"Sleeping district" is a common name of certain microrayons that have remote location, fragmented social infrastructure, monotonous architecture, weak communities and underdeveloped public spaces. They are usually associated with depressive environment and higher crime rate.

1. Communism on paper


Urban planners of 1950s believed that microrayon would become be the main environment for communication between neighbors. Small community centers spread uniformly in residential areas, such as clubs, “red corners”, culture halls and so on, were designed to make this idea come true. They believed that all necessary conditions for the development of communist forms of life, recreation, education and training could be organised in residential areas. At the XXI Congress of the Communist Party, Khrushchev said: "Today we can already see better and better developed forms of communist labor, organization of production and services to satisfy the needs of citizens, such as public cafeterias, schools, kindergartens and nurseries. Today we see many features of communism in our society, and they will further develop and improve."

This powerful idea had a painful collision with real life and real people. For them, simply being neighbors did not automatically bring people together into an active community.

2. Inacessibility of services


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Development of complex solutions for development of cultural and service facilities in residential areas and microrayons, as well as their accessibility and convenience for residents, were set as one of the most important tasks for the Soviet urban planners at the All-Union Conference on City Planning in 1960.

A lot was said about the complex approach to planning of microrayons that would include well-developed networks of public facilities and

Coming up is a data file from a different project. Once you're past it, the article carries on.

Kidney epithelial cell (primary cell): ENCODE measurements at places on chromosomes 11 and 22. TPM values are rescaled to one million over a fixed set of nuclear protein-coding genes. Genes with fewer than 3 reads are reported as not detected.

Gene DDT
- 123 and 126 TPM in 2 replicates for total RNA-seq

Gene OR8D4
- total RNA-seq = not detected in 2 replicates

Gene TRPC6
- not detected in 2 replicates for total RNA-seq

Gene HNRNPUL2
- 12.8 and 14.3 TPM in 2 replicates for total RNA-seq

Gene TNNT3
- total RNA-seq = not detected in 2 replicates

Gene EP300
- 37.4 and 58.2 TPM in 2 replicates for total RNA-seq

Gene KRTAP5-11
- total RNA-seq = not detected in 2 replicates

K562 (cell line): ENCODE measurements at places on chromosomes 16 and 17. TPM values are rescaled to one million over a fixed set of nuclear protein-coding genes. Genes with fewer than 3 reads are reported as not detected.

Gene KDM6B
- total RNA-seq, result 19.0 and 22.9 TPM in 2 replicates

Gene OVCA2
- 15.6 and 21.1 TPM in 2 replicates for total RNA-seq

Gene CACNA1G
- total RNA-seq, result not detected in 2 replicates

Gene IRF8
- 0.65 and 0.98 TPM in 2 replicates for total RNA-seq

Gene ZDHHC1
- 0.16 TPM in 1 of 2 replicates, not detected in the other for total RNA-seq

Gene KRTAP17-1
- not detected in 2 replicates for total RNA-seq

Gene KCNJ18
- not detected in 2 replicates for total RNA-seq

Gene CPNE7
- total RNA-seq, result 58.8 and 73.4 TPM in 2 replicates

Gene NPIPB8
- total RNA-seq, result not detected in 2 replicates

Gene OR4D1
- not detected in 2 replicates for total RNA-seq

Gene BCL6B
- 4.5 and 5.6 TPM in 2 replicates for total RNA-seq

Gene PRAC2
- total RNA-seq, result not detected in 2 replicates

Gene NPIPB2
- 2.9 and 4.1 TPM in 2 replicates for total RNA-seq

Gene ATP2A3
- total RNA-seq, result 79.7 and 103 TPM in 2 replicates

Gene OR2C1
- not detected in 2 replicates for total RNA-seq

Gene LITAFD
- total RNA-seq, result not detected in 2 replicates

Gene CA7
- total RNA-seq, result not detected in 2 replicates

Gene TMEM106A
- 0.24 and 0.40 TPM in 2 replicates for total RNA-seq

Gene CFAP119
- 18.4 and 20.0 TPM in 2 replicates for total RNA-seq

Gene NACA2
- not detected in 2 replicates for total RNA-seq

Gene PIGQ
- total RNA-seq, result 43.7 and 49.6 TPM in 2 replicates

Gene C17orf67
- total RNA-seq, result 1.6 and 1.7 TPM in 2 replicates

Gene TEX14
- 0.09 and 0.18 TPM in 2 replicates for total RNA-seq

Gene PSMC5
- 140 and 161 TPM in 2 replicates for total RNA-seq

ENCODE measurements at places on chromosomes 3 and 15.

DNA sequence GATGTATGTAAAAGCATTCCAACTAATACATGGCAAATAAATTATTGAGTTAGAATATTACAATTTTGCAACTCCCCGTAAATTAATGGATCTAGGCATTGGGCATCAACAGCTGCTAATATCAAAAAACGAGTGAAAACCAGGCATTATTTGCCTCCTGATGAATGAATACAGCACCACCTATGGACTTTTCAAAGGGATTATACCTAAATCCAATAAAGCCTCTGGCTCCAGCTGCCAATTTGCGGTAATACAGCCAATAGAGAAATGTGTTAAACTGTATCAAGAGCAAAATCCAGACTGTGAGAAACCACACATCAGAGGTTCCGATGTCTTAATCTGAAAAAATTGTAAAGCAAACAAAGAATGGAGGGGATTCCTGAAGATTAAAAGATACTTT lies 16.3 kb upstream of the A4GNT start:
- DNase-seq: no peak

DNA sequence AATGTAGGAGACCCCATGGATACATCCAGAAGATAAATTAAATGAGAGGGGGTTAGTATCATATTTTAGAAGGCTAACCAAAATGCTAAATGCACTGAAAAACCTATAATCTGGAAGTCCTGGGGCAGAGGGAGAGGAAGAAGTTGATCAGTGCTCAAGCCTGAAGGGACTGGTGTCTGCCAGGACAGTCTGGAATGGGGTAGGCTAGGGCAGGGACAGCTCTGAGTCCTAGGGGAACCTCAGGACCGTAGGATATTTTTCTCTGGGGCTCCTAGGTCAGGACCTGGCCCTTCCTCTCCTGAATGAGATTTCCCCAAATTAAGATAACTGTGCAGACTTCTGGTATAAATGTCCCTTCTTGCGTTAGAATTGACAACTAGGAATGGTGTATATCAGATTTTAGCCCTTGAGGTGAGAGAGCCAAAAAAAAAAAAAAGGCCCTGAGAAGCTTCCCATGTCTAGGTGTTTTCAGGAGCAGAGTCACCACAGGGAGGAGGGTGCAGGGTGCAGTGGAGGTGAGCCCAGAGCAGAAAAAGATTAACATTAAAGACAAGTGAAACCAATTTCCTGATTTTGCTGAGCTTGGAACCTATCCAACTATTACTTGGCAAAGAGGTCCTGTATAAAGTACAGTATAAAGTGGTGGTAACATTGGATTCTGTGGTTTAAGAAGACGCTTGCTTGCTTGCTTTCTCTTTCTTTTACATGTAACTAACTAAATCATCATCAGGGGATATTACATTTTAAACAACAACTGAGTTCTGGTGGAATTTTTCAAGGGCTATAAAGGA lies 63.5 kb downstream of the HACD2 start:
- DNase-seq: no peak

services. According to the masterplans of microrayons, gardens, lawns, parking lots, recreational space and playgrounds were to be located in between. Usually, everything looked neat and attractive on blueprints, but not much was actually realized. In the 60s, most of yards featured none of the above, except of some greenery, randomly planted by residents themselves. Builders were trying to put into operation as of the quadrature of living space much as possible. Construction of all other infrastructure, including first needs, was often postponed for an indefinite period of time.

Practice showed that the speed of housing construction was too fast to make public facilities of available to the residents on time. Objects of daily, periodic and episodic use of were randomly distributed throughout the urban area, uniformity and precisely defined distances from the housing were not met. Rigidly prescribed step-by-step system of service was developed regardless of specific needs of specific people. It could not always meet the changing needs for comfort, security, entertainment, communication and beauty.

3. Remote location


From the very beginning of mass construction, transport problem was considered a crucial one. Usually, housing was built first, while transport and social infrastructure followed with big delays, causing a lot of discomfort to residents who were cut of from existing service centers and had no new ones built in time.

4. Monotony and gaps


"Moscow’s architectural appearance does not yet meet the requirements of a modern capital city", - stated Moscow City Council session in 1960. By the end of the Khrushchev era, Moscow microrayons were built up with the same type of five-story buildings, the so called khrushchevkas, one house resembling the other, all of them following the same approved pattern and style. In 1965, "Literaturnaya" newspaper published photos frommicrorayons, taken in four different areas of Moscow. They were alike as two peas in a pod. Moscow had hundreds of such twins. At that time, typization was seen as a valuable feature of modern construction.